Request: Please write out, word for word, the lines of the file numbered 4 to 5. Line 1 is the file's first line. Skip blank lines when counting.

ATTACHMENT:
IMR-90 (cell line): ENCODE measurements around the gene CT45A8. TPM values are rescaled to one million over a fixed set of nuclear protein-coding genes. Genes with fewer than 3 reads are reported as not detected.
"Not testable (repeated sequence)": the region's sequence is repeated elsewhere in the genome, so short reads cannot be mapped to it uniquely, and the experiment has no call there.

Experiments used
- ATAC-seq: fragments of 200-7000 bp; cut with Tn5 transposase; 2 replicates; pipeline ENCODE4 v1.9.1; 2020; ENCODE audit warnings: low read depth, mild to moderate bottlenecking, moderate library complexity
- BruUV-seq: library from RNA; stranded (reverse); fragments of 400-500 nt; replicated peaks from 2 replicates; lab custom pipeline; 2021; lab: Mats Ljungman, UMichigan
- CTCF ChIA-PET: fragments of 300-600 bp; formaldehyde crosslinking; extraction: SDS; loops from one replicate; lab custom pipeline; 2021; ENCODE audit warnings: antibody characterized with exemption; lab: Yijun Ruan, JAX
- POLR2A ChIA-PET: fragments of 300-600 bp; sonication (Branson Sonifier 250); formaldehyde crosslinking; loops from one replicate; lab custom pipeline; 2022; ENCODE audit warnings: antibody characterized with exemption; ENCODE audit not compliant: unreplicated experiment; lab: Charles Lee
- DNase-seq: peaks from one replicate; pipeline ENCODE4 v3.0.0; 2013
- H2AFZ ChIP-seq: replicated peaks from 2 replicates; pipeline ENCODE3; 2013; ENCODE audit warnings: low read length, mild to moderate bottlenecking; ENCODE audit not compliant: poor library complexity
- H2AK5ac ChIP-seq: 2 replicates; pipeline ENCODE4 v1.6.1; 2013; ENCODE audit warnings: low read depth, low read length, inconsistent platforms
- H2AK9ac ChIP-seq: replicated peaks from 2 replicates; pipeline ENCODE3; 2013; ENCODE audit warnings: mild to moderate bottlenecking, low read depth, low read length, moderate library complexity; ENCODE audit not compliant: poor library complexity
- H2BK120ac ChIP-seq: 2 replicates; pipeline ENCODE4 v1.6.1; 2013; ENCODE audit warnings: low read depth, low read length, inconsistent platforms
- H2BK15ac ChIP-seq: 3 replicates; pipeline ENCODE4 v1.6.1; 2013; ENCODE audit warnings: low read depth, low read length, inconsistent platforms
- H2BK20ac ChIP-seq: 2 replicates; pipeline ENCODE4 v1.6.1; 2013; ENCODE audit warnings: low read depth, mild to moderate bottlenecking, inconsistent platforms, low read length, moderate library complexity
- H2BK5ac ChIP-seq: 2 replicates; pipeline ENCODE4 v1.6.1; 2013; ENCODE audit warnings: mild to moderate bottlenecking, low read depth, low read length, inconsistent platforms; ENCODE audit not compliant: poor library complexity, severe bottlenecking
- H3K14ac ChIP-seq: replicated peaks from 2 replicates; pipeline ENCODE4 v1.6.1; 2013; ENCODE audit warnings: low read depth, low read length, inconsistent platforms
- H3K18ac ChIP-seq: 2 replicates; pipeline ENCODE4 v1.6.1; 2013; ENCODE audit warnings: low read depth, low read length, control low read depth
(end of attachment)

- ATAC-seq: fragments of 200-7000 bp; cut with Tn5 transposase; 2 replicates; pipeline ENCODE4 v1.9.1; 2020; ENCODE audit warnings: low read depth, mild to moderate bottlenecking, moderate library complexity
- BruUV-seq: library from RNA; stranded (reverse); fragments of 400-500 nt; replicated peaks from 2 replicates; lab custom pipeline; 2021; lab: Mats Ljungman, UMichigan